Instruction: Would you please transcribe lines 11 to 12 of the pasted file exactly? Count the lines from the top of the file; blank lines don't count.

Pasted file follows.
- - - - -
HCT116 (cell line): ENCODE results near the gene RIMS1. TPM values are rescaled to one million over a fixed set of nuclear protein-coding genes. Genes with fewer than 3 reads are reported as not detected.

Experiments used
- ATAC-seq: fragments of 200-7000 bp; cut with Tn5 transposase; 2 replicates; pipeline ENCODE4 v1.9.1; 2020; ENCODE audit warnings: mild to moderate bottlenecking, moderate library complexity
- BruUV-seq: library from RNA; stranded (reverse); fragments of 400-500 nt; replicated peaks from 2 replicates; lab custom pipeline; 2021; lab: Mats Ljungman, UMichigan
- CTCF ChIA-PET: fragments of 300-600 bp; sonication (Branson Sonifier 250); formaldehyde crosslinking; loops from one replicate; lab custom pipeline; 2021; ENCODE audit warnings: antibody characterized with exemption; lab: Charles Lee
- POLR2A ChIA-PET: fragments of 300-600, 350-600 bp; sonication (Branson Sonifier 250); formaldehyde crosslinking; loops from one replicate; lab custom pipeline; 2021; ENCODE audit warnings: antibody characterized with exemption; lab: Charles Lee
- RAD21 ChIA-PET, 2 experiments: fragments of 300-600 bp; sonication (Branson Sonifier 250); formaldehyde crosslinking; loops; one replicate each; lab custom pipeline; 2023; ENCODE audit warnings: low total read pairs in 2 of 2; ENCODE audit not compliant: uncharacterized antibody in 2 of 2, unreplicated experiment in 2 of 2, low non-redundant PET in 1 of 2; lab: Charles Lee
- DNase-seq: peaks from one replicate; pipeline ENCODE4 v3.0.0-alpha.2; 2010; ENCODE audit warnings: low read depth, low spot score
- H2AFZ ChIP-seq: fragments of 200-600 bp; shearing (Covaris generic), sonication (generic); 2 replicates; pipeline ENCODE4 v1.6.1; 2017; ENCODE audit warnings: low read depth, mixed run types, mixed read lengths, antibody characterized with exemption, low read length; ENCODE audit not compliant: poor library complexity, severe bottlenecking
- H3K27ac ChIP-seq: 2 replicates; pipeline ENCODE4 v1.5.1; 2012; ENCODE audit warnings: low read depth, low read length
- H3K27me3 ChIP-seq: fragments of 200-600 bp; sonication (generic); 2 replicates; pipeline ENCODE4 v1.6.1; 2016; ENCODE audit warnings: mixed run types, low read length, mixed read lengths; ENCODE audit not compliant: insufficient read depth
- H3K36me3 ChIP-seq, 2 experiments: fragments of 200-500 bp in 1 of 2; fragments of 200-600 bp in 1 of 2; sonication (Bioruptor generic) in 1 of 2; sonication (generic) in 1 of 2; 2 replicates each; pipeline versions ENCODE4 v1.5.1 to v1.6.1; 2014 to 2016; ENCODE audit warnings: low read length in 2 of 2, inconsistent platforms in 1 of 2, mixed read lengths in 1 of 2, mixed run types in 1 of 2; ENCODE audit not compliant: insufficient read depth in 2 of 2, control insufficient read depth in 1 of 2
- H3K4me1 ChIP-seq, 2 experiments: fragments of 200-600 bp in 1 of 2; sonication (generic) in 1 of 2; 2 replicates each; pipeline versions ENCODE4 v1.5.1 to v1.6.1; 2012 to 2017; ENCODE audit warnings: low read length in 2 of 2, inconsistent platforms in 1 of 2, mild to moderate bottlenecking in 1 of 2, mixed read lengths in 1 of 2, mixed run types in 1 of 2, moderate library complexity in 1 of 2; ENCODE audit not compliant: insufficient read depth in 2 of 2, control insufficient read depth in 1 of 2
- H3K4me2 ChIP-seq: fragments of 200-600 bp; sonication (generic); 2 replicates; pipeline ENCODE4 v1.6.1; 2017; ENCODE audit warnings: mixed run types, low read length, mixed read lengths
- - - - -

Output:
- H3K27me3 ChIP-seq: fragments of 200-600 bp; sonication (generic); 2 replicates; pipeline ENCODE4 v1.6.1; 2016; ENCODE audit warnings: mixed run types, low read length, mixed read lengths; ENCODE audit not compliant: insufficient read depth
- H3K36me3 ChIP-seq, 2 experiments: fragments of 200-500 bp in 1 of 2; fragments of 200-600 bp in 1 of 2; sonication (Bioruptor generic) in 1 of 2; sonication (generic) in 1 of 2; 2 replicates each; pipeline versions ENCODE4 v1.5.1 to v1.6.1; 2014 to 2016; ENCODE audit warnings: low read length in 2 of 2, inconsistent platforms in 1 of 2, mixed read lengths in 1 of 2, mixed run types in 1 of 2; ENCODE audit not compliant: insufficient read depth in 2 of 2, control insufficient read depth in 1 of 2